Nutrition education, in the most traditional sense, is provided as a more formal education curriculum—reaching a set population on a regular basis over time. This approach is commonly used in school and clinical settings where the same group of people will be coming back regularly, but it is also widely used and can be an effective strategy in the community environment as well.
By increasing the frequency and dose of information exposure, research demonstrates that people are more likely to retain the information and turn knowledge into action. Workshops can be evaluated to better understand the impact on outcomes such as changes in dietary intake, knowledge, skills and changes in behavior. A great example of this approach can be seen in Share our Strength’s Cooking Matters, which reaches participants to shop smarter, use nutrition information to make healthier choices and cook delicious, affordable meals. A robust evaluation of Cooking Matters found that improvements were made across people’s knowledge, attitudes and behaviors.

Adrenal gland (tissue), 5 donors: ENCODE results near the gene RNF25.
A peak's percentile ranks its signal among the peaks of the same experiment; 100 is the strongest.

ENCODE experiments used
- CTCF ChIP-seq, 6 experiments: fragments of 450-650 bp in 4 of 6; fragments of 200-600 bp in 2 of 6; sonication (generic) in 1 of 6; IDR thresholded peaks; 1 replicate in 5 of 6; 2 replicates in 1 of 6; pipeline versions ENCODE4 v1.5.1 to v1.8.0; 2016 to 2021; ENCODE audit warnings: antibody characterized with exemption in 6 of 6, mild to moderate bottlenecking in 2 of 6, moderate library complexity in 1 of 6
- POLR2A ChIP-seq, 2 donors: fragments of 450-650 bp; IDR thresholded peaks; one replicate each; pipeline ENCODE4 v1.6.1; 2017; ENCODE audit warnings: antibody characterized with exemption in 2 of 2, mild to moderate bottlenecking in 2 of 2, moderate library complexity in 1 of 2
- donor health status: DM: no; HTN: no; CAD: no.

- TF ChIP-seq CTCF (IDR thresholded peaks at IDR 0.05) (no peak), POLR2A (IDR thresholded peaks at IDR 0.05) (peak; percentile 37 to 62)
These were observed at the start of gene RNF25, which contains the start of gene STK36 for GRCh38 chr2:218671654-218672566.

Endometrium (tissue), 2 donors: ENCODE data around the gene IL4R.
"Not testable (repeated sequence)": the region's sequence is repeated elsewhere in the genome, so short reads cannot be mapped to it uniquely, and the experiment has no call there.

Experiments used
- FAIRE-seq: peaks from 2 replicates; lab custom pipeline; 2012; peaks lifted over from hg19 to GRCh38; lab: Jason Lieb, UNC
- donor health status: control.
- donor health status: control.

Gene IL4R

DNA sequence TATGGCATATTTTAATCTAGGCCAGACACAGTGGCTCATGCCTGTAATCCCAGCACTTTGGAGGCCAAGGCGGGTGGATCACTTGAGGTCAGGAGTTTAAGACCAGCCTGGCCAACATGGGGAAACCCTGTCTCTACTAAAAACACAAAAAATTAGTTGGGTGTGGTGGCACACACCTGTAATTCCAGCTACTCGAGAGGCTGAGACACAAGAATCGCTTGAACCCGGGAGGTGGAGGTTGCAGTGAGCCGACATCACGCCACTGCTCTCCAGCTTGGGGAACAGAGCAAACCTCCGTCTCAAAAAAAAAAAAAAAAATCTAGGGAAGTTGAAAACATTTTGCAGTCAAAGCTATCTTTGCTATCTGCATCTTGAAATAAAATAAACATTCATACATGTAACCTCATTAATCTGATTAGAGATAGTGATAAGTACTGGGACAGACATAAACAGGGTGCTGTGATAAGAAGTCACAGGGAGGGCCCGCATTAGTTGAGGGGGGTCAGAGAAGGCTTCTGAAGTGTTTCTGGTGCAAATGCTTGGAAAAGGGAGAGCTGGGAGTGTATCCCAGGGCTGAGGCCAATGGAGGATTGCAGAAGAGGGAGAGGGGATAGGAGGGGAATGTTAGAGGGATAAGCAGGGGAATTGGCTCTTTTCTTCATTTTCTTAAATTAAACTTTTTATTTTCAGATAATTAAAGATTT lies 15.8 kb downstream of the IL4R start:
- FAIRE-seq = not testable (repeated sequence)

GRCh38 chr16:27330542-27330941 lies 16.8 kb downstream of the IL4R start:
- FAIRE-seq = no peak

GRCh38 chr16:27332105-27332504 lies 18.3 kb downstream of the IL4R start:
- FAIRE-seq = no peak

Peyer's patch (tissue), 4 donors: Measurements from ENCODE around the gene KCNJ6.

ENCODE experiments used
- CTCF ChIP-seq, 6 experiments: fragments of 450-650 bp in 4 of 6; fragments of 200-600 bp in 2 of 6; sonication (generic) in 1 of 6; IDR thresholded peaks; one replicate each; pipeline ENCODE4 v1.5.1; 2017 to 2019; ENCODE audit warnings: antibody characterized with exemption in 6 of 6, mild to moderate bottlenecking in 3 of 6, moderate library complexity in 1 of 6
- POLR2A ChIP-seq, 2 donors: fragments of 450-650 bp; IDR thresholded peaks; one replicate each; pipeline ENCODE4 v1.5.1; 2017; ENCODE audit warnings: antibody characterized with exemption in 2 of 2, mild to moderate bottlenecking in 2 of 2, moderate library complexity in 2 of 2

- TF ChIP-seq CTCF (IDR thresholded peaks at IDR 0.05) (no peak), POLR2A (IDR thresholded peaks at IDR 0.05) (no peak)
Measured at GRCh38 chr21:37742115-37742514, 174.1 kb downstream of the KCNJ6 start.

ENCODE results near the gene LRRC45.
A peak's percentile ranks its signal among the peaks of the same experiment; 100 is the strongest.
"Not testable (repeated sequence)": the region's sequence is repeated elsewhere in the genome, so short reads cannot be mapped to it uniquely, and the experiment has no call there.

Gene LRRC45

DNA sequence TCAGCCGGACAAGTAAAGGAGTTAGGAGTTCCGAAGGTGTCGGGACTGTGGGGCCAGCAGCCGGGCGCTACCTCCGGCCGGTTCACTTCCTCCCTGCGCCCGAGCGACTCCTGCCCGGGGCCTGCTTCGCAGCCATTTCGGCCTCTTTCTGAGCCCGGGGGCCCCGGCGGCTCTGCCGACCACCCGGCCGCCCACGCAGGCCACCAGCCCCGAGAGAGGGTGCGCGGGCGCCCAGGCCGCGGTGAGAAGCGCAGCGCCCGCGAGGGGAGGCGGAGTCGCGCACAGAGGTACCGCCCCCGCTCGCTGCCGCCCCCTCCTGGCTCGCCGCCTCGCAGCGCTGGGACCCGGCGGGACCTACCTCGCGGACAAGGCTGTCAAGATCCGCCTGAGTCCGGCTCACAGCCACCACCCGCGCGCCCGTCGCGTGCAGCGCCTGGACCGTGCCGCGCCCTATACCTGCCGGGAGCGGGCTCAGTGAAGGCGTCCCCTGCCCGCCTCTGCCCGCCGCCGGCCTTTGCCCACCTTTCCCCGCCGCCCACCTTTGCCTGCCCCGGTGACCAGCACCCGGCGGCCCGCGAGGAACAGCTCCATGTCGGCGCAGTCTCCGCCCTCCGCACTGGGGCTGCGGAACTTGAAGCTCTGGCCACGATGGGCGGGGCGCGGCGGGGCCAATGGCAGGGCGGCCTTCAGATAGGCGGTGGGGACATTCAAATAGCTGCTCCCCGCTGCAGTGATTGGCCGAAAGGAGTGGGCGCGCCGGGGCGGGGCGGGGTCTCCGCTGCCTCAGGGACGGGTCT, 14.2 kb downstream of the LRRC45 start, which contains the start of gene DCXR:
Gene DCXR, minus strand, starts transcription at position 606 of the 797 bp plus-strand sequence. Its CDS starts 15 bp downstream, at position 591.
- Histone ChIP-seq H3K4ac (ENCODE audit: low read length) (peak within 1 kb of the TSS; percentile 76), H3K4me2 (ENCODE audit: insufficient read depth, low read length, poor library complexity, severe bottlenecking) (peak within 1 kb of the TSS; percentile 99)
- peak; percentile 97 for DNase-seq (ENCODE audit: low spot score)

Another example of an effective curriculum-based program was conducted at the Rhode Island Community Food Bank, and found that a six-week cooking program helped to improve food security, body weight and food purchases.